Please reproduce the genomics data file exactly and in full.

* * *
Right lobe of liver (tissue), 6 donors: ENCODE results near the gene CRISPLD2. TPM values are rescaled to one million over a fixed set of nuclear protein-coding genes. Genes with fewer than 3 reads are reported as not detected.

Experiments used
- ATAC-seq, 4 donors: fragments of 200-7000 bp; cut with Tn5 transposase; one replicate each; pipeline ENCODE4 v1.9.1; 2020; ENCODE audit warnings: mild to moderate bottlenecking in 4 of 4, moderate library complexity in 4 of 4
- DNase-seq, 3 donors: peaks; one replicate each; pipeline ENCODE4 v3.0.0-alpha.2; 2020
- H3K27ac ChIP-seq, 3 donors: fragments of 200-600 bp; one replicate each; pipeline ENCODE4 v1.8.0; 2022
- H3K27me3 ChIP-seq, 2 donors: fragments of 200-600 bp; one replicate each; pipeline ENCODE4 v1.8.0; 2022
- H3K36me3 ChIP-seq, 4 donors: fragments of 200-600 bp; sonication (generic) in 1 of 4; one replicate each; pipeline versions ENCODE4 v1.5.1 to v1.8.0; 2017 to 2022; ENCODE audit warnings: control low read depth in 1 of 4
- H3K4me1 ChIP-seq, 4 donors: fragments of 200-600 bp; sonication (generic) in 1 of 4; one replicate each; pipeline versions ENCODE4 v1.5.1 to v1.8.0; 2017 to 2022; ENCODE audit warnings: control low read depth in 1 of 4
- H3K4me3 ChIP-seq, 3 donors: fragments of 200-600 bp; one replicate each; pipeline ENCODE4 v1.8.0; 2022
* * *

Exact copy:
Right lobe of liver (tissue), 6 donors: ENCODE results near the gene CRISPLD2. TPM values are rescaled to one million over a fixed set of nuclear protein-coding genes. Genes with fewer than 3 reads are reported as not detected.

Experiments used
- ATAC-seq, 4 donors: fragments of 200-7000 bp; cut with Tn5 transposase; one replicate each; pipeline ENCODE4 v1.9.1; 2020; ENCODE audit warnings: mild to moderate bottlenecking in 4 of 4, moderate library complexity in 4 of 4
- DNase-seq, 3 donors: peaks; one replicate each; pipeline ENCODE4 v3.0.0-alpha.2; 2020
- H3K27ac ChIP-seq, 3 donors: fragments of 200-600 bp; one replicate each; pipeline ENCODE4 v1.8.0; 2022
- H3K27me3 ChIP-seq, 2 donors: fragments of 200-600 bp; one replicate each; pipeline ENCODE4 v1.8.0; 2022
- H3K36me3 ChIP-seq, 4 donors: fragments of 200-600 bp; sonication (generic) in 1 of 4; one replicate each; pipeline versions ENCODE4 v1.5.1 to v1.8.0; 2017 to 2022; ENCODE audit warnings: control low read depth in 1 of 4
- H3K4me1 ChIP-seq, 4 donors: fragments of 200-600 bp; sonication (generic) in 1 of 4; one replicate each; pipeline versions ENCODE4 v1.5.1 to v1.8.0; 2017 to 2022; ENCODE audit warnings: control low read depth in 1 of 4
- H3K4me3 ChIP-seq, 3 donors: fragments of 200-600 bp; one replicate each; pipeline ENCODE4 v1.8.0; 2022